Conversionism: Barack Obama has a conversion story, if not an entirely traditional one. In his bestseller, The Audacity of Hope, Obama recounts how he warmed to Christianity, and the black church tradition in particular, while attending Trinity United Church of Christ in Chicago. One Sunday, Obama writes, “I felt God’s spirit beckoning me. I submitted myself to His will, and dedicated myself to discovering His truth.” Obama’s eventual decision to be baptized “came about as a choice and not an epiphany; the questions I had did not magically disappear.”

Only years later would Obama attach salvific significance to his embrace of the gospel. “I believe that faith gives me a path to be cleansed of sin and have eternal life,” he told Christianity Today in 2008. His more recent statements sound even more evangelical. At the 2011 National Prayer Breakfast Obama spoke of Jesus, in typical evangelical idiom, as “my Lord and Savior.” Still, the President acknowledges that his “faith journey has had its twists and turns”—a testimony that comports with a younger generation of evangelicals who are more likely to conceive of conversion as a process rather than a specific point in time.

On Christ’s work on the cross:

Crucicentrism: Obama has shared his reflections on the cross of Christ at his annual Easter Prayer Breakfast—a new White House tradition he started in 2010. At the 2012 event in April, the President described Holy Week as an opportunity to remember “all that Christ endured,” to “give thanks for the all-important gift of grace,” and to “celebrate that glorious overcoming, the sacrifice of a risen savior who died so that we might live.” That’s a summary of Easter all evangelicals can embrace.

Vague, to be sure, but certainly no more so than the various statements made by George W. Bush, whom Evangelicals enthusiastically embraced as a fellow believer in Christ. As with Bush, many of those vouching for Obama’s faith argue that he is becoming more articulate and orthodox with time:

Hunter explained to Mansfield that Obama’s theologically equivocal statements about sin, heaven, and other topics before entering the White House were those of a man with little biblical training. “He would not hold most of those views now,” says Hunter. “He is very much in transition.”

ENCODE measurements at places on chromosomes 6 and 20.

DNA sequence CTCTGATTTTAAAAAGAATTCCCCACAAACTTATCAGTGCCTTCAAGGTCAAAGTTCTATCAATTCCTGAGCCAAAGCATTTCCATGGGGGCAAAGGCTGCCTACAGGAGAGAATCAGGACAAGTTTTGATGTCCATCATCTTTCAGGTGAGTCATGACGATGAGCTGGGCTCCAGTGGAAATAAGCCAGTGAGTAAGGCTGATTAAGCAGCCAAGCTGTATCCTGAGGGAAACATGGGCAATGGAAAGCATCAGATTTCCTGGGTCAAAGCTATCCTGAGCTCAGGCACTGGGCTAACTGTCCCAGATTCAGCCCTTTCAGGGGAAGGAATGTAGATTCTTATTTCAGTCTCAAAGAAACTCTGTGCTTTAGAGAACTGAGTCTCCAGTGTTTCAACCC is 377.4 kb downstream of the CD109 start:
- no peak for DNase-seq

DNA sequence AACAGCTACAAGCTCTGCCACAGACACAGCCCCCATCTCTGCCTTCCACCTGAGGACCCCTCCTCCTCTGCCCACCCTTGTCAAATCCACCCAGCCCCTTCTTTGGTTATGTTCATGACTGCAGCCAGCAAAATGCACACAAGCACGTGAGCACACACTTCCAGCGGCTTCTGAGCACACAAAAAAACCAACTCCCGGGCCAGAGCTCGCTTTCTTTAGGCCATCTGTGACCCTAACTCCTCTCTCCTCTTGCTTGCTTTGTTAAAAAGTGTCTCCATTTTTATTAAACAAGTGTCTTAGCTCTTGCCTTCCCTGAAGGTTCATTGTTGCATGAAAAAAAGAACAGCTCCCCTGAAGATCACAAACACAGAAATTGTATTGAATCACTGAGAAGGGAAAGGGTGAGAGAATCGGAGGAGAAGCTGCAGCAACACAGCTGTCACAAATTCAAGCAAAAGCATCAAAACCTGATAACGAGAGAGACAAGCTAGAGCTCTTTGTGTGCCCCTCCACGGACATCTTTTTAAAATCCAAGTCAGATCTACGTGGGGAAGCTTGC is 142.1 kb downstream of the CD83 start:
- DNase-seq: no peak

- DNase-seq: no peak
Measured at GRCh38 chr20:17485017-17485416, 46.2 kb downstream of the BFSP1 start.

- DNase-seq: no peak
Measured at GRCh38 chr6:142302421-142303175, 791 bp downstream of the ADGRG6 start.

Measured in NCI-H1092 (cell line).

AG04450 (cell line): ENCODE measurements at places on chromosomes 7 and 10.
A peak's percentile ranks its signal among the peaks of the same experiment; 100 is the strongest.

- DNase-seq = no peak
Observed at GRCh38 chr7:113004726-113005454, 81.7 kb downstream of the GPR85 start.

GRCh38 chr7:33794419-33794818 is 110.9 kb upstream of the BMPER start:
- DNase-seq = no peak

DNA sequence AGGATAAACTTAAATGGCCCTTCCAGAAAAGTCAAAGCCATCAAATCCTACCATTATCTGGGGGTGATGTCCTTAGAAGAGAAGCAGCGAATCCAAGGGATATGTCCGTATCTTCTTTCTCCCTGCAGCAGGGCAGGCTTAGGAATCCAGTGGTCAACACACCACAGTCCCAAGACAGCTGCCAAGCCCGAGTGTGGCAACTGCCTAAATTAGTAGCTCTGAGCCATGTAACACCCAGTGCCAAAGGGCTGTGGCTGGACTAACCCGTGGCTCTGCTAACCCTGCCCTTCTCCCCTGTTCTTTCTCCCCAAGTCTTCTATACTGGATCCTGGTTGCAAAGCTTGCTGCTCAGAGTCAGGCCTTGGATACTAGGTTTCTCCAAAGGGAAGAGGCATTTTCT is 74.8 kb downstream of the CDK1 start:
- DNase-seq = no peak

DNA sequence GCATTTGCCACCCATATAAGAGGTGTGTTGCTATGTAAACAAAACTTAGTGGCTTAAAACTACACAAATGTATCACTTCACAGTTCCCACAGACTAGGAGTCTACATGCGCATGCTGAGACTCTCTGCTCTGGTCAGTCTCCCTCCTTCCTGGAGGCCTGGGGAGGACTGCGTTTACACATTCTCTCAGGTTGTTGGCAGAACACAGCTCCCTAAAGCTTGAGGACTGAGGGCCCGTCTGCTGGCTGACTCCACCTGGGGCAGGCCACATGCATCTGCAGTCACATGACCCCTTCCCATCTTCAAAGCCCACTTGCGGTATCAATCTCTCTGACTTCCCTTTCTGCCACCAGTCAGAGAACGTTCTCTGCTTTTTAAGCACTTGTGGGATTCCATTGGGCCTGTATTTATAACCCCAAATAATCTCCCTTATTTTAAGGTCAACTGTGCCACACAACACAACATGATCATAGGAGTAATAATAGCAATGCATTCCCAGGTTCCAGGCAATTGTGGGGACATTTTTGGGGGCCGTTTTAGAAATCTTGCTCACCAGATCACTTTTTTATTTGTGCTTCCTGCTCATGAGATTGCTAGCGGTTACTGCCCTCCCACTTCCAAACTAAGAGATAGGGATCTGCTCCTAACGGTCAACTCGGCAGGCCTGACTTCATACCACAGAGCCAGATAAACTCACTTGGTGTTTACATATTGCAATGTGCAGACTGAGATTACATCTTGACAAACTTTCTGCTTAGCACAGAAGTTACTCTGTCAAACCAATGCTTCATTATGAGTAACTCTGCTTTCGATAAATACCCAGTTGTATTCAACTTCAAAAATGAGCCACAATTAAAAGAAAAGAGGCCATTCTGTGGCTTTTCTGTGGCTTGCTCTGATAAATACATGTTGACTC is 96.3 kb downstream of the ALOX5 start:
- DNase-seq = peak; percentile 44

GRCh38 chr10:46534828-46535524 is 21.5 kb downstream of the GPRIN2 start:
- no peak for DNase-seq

Hunter’s point is crucial. Critics can piece together dated quotes from the President to paint a picture of a hesitant, heterodox Christian. That is unfair as it fails to account for Obama’s progression from the highly unconventional, liberationist Christianity of Jeremiah Wright to the more mainstream evangelicalism of Hunter and DuBois.

So is President Obama an Evangelical Christian? Or to put it more importantly, is he a genuine believer in Christ? Whatever I may think of his politics I am going to go out on a limb here, trust our Lord’s warning about judging, and accept him as a brother in Christ. I know, I know, Jesus also said you are to judge a tree by its fruits, a man by his actions. But did Jesus mean politics when he said that? Did he really mean that we can be sure all Democratic politicians who refuse to promote pro-life legislation are bound for judgment?

I don’t think so. But whether or not you want to judge our president is up to you. Just remember, with the measure that you judge him, you too will be judged.

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About Matthew J. Tuininga

Matthew J. Tuininga is the Assistant Professor of Moral Theology at Calvin Theological Seminary in Grand Rapids, Michigan.

Posted on August 16, 2012, in Barack Obama, Politics and tagged , , , , . Bookmark the permalink. Comments Off on The Case for President Obama’s Evangelical Faith: From Judd Birdsall.